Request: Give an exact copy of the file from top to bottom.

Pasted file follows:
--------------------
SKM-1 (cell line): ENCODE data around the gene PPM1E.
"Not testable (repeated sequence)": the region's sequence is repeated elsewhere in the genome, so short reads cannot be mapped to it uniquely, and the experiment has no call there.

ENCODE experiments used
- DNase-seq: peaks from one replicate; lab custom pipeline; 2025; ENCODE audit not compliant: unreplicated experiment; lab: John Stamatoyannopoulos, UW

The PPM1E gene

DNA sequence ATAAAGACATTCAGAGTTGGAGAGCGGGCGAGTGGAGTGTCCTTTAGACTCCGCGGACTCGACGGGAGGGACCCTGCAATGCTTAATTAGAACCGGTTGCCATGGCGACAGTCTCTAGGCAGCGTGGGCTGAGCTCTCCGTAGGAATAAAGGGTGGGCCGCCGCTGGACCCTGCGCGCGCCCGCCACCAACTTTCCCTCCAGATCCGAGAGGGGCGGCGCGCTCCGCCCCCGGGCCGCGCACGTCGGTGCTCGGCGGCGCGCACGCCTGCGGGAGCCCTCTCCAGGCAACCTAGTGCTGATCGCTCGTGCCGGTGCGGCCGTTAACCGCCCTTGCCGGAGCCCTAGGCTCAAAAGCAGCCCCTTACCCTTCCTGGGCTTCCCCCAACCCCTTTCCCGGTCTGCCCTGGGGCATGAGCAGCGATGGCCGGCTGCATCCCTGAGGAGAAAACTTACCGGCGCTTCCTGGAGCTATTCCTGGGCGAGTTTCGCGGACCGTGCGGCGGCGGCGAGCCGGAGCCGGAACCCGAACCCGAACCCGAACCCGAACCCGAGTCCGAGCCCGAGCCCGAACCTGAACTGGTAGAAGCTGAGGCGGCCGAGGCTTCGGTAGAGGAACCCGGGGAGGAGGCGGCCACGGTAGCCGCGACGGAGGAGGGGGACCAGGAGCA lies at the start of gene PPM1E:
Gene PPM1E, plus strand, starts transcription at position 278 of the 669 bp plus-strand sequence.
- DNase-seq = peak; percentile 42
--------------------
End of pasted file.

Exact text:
SKM-1 (cell line): ENCODE data around the gene PPM1E.
"Not testable (repeated sequence)": the region's sequence is repeated elsewhere in the genome, so short reads cannot be mapped to it uniquely, and the experiment has no call there.

ENCODE experiments used
- DNase-seq: peaks from one replicate; lab custom pipeline; 2025; ENCODE audit not compliant: unreplicated experiment; lab: John Stamatoyannopoulos, UW

The PPM1E gene

DNA sequence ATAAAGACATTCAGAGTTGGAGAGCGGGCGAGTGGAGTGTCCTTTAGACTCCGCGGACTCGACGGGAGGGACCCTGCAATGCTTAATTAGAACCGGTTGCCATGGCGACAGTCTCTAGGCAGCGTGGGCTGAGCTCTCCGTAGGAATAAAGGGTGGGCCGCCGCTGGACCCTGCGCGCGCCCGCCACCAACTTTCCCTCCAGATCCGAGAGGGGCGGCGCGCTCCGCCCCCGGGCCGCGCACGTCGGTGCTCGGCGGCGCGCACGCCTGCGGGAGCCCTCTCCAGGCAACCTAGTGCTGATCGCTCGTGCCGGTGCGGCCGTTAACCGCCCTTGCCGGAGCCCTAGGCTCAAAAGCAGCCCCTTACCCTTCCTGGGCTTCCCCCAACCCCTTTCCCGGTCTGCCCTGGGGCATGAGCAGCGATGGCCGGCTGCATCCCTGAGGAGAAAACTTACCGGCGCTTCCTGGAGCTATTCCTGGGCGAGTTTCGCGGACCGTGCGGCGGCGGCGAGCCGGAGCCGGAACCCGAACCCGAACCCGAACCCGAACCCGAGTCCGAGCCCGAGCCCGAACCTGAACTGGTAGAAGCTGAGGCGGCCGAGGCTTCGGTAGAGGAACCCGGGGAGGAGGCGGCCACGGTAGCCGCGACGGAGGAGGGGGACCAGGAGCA lies at the start of gene PPM1E:
Gene PPM1E, plus strand, starts transcription at position 278 of the 669 bp plus-strand sequence.
- DNase-seq = peak; percentile 42